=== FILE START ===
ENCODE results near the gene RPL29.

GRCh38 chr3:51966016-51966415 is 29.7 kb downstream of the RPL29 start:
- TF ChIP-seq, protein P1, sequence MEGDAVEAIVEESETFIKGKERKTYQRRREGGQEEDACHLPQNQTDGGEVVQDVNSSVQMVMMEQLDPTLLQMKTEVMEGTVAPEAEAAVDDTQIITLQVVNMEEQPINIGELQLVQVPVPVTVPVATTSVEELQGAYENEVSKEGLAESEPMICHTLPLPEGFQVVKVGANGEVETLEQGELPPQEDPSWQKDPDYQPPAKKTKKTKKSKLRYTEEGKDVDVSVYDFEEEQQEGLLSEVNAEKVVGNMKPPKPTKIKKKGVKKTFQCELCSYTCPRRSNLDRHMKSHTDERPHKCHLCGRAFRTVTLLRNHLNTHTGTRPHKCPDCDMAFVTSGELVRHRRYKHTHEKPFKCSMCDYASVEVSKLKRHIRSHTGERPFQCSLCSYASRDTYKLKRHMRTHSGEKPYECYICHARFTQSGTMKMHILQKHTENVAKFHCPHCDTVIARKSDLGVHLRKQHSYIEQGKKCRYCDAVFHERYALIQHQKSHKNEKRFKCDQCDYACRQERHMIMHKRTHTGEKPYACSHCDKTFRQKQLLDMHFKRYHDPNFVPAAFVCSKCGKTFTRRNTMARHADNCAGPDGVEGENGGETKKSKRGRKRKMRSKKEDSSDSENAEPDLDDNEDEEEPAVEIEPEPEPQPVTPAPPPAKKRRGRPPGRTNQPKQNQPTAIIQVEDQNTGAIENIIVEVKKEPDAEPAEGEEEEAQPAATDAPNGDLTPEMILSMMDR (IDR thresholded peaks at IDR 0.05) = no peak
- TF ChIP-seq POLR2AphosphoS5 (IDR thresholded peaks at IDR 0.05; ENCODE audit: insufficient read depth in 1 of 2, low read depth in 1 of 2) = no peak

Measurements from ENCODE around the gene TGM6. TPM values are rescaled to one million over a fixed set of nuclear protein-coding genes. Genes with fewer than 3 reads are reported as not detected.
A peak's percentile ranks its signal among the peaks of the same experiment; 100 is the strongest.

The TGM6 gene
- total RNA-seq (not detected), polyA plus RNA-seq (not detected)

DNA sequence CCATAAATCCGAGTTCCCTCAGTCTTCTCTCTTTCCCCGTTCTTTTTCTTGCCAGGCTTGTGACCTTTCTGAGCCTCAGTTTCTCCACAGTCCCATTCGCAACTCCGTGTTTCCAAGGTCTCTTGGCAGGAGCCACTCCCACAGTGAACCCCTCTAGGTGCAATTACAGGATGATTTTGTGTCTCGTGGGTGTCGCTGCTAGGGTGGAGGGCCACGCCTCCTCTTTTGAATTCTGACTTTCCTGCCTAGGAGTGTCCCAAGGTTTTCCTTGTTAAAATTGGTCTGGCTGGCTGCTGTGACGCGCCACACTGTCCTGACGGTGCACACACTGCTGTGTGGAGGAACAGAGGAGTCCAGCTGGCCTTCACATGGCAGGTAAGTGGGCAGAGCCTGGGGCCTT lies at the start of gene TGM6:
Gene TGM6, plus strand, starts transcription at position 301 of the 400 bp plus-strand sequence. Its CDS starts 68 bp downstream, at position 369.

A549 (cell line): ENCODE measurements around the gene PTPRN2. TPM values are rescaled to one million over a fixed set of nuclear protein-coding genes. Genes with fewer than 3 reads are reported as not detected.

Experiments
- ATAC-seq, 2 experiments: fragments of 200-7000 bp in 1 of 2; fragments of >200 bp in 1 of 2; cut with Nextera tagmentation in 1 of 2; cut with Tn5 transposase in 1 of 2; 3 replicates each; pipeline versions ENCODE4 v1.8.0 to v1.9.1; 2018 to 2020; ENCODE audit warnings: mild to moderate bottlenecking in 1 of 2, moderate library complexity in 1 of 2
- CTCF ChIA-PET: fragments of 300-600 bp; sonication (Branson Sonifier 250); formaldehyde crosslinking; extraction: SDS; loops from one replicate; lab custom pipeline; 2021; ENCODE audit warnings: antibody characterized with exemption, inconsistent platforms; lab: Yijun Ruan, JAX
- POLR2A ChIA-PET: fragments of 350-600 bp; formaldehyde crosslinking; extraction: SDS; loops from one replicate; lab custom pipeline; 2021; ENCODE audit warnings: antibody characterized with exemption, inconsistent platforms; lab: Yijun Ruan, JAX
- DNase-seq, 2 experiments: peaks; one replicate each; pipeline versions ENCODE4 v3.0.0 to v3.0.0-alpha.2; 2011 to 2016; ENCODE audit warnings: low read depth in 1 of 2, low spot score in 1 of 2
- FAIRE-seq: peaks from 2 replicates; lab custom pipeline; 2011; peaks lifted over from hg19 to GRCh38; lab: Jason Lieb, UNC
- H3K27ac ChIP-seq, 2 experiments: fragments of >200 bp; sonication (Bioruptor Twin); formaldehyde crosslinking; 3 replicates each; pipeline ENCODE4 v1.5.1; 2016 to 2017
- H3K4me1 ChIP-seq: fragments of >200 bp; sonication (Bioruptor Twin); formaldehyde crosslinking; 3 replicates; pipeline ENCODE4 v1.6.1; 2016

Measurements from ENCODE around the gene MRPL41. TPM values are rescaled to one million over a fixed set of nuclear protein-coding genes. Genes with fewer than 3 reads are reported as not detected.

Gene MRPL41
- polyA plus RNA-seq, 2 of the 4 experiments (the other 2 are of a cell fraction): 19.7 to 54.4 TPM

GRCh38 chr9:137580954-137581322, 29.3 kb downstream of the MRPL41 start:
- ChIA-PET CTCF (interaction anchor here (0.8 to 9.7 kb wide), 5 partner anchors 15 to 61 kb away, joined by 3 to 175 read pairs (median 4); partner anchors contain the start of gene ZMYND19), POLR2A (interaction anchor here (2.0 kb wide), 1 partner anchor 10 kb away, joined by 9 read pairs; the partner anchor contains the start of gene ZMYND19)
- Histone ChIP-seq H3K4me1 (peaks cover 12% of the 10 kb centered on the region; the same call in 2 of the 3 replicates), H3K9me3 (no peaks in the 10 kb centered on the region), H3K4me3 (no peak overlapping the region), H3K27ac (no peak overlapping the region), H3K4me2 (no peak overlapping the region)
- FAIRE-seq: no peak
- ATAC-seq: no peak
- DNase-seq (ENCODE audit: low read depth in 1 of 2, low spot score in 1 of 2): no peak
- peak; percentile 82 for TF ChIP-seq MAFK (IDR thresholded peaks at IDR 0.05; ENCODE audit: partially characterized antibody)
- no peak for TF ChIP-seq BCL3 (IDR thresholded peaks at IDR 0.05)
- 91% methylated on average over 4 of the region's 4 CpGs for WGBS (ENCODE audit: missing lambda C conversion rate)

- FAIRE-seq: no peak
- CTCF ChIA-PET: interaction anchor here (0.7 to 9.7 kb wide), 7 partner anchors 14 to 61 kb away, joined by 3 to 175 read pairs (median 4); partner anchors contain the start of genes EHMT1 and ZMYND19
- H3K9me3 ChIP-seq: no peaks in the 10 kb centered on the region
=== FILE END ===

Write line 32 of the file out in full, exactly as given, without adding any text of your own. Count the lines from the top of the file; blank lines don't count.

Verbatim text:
- FAIRE-seq: no peak